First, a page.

Friedlander: Jim Boeheim tried to control the narrative until the very end
GREENSBORO, NC – Jim Boeheim delivered what sounded a lot like a farewell address in the moments following Syracuse’s 77-74 ACC Tournament loss to Wake Forest on Wednesday.
He even referred to it as “a retirement speech.”
But when it actually came time to say he was walking away, the curmudgeonly coach defiantly stopped short of saying he was ready to go.
Instead, he let chancellor Kent Syverud make the announcement about 2 hours after he’d left Greensboro Coliseum. Boeheim has officially “stepped down” and will be replaced by associate head coach Adrien Autry.
The swiftness with which his successor was named suggests that the transition has been in the works for at least the past few days, if not weeks.
Boeheim could have acknowledged as much during his postgame remarks. The fact that he didn’t suggests an implication as unmistakable as the trademark smirk on his face after a foul call he didn’t like.
No matter how many times he’s repeated the belief that he would ultimately be the one to choose when his Hall of Fame career would end, the decision that came down Wednesday was almost certainly not his own.
He made that abundantly clear when pressed on the issue during what turns out to be his final sparring session with his old adversaries in the media.
Q: Are you saying right now that you’re going to retire?
JIM BOEHEIM: “This is up to the university.”
Q: You want to come back?
JIM BOEHEIM: “I didn’t say that.”
Q: So what are you saying? You’re not saying you’re retiring?
JIM BOEHEIM: “I just said it. I don’t know.”
Q: So you don’t know?
JIM BOEHEIM: “I said this is up to the university.”
Q: You’re not sure whether … How will you make a determination about when you will come back?
JIM BOEHEIM: “You’re talking to the wrong guy.”
As a Naismith Basketball Hall of Famer with a national championship, 5 Final Fours and 1,116 victories to his credit (only 1,015 of which are official, according to the NCAA), Boeheim has earned at least a measure of autonomy when it comes to determining his fate.
But there comes a point in which there’s no more capital left in the account to spend. It comes when you lose sight of what everyone else around you can see.
Syracuse has finished higher than a tie for 6th in the ACC only once since its 1st year in the conference and have won as many as 20 games only twice in the past 9 seasons. Boeheim finished just 5-8 in the ACC Tournament, never reaching the semifinals. This year’s Orange finished with a 17-15 record and a 10-10 league mark that earned them a tie for 8th.
Part of the problem has been recruiting.
Boeheim wasn’t able to attract the same caliber of players over the past decade as he did during his heyday as a member of the old Big East. His trademark matchup zone, which was so effective in that more physical, inside-oriented league, didn’t translate as well to the shooters in the more perimeter-oriented ACC.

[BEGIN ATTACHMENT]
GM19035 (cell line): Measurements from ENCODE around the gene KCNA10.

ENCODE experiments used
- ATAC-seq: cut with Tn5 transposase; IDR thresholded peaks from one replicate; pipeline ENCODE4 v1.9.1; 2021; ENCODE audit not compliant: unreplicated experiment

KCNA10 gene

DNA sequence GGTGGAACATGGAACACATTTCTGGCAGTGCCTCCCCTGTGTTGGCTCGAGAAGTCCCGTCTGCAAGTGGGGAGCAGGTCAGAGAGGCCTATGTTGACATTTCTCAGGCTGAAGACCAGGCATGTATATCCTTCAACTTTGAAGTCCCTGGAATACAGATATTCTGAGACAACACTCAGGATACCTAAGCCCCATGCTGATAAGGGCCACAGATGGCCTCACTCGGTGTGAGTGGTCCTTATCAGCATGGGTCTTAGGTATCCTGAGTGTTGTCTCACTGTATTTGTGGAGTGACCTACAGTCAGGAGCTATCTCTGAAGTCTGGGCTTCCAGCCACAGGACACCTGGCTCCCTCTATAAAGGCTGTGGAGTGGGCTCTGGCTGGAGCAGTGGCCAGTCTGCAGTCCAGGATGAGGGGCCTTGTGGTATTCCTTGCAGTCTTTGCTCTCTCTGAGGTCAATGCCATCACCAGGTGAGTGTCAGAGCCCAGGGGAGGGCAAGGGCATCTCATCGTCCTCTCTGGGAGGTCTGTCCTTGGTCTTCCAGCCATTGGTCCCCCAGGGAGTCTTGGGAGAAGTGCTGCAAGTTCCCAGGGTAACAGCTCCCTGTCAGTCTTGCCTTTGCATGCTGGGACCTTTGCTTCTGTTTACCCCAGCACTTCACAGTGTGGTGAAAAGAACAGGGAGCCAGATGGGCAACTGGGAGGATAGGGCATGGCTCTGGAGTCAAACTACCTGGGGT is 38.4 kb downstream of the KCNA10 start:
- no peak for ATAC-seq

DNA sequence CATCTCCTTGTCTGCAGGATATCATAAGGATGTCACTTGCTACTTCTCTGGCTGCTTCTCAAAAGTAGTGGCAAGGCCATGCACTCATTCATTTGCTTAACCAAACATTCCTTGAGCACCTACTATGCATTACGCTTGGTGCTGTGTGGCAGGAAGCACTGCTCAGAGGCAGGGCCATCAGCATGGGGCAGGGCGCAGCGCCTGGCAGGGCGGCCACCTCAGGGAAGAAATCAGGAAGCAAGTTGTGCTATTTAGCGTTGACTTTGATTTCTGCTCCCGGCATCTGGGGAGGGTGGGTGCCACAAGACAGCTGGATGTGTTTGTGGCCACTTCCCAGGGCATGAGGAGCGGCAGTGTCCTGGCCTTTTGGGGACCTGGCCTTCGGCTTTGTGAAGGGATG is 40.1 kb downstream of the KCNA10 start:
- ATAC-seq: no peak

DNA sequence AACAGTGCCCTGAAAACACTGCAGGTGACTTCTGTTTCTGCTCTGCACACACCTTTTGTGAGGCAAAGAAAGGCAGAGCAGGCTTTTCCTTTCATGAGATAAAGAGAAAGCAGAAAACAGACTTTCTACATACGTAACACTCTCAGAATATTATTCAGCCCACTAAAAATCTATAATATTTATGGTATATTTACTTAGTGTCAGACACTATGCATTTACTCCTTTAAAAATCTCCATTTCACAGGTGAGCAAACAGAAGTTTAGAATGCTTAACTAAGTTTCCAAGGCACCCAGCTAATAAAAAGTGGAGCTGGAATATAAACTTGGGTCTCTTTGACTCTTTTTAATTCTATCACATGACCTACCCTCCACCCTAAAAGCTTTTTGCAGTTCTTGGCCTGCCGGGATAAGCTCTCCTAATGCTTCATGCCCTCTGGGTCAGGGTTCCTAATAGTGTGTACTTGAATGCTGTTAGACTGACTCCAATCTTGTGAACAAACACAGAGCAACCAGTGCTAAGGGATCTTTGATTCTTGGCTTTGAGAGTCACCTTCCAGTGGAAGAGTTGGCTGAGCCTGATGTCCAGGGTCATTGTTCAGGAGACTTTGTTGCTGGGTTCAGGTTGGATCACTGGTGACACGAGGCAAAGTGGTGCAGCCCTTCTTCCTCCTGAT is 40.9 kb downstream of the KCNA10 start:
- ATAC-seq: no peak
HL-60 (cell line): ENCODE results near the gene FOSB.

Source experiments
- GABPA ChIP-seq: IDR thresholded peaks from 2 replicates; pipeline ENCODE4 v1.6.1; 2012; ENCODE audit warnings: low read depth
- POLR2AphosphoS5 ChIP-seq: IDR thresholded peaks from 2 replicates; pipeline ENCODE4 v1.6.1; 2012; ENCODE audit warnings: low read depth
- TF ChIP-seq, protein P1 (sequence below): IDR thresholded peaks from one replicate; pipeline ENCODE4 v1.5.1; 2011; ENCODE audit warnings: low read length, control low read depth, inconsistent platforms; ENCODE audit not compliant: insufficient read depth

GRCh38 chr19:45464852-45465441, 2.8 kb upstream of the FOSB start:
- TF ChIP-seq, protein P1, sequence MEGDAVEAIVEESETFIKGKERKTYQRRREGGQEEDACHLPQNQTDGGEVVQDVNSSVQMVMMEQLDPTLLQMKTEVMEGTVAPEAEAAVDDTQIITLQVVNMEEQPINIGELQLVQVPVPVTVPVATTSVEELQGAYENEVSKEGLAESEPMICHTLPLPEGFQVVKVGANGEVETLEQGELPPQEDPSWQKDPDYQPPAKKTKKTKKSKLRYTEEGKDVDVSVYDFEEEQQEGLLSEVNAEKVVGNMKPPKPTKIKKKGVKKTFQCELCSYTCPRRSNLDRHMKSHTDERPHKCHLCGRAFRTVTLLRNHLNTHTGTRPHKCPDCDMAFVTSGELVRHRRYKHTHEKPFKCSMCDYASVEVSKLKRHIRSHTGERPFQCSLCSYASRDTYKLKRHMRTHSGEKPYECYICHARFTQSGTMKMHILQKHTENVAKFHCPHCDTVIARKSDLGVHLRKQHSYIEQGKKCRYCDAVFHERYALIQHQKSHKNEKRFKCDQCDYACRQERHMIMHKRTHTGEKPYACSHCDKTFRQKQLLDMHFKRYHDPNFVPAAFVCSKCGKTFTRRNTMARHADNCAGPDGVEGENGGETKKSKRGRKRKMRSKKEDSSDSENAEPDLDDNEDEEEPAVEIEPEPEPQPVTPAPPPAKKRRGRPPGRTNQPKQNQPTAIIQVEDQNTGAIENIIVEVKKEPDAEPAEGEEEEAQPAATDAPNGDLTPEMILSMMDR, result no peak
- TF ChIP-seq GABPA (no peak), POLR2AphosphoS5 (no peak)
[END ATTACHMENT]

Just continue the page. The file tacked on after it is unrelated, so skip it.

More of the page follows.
Considering the direction the Orange have been going since joining the ACC in 2013, especially when combined with the increasing frequency with which Boeheim says things that stir controversy, Syracuse’s administration wouldn’t be blamed for concluding that it was time for a change.
Or to use a phrase coined by Notre Dame’s Mike Brey, a rival ACC coach who had already announced that he’s walking away, Boeheim has outlived his “shelf life.”
Judging from his postgame comments Wednesday, his focus shifted from bullying his way into staying to controlling the narrative surrounding his exit.
If nothing else, he appears to at least have had a say in choosing his successor. Autry played point guard for Boeheim from 1990-94, amassing 631 assists and 217 steals, and has been a member of the Syracuse staff since 2011.
How much more influence, if any, Boeheim will have with the Orange is yet to be determined.
“The university hasn’t offered me anything, whether to work or do anything at the university. That’s their choice,” Boeheim said. “It was great to see Mike Krzyzewski at Duke, Roy Williams at North Carolina and Mike Brey is going to work for Notre Dame. That’s great. I haven’t had any conversations about that. I hope that we will. But I’ve just been lucky to be able to coach this long.”
Boeheim preceded that declaration with an emotional dissertation on his love for the university he has represented as a player, an assistant and coach for more than a half century, the city of Syracuse and the fans of his program – who have stuck with him despite the recent hard times.
Somehow it’s poetic that his final game took place at an ACC Tournament in Greensboro, a venue he openly derided as “having no value” during his early days in the league.
“I’ve been just unbelievably fortunate to keep this job,” he said. “Mike Brey is thrilled that he was at Notre Dame for 23 years. He’s a puppy. I’ve had 47 years.”
And just like that, it’s over.
No triumphant farewell tour like his friend Krzyzewski. No dramatic April Fool’s Day press conference like Williams.
Not even the warm pats on the back Brey has been getting since announcing his decision to leave the Irish in February.
Just a sterile press release and some comments that sounded like a retirement speech.
But really wasn’t.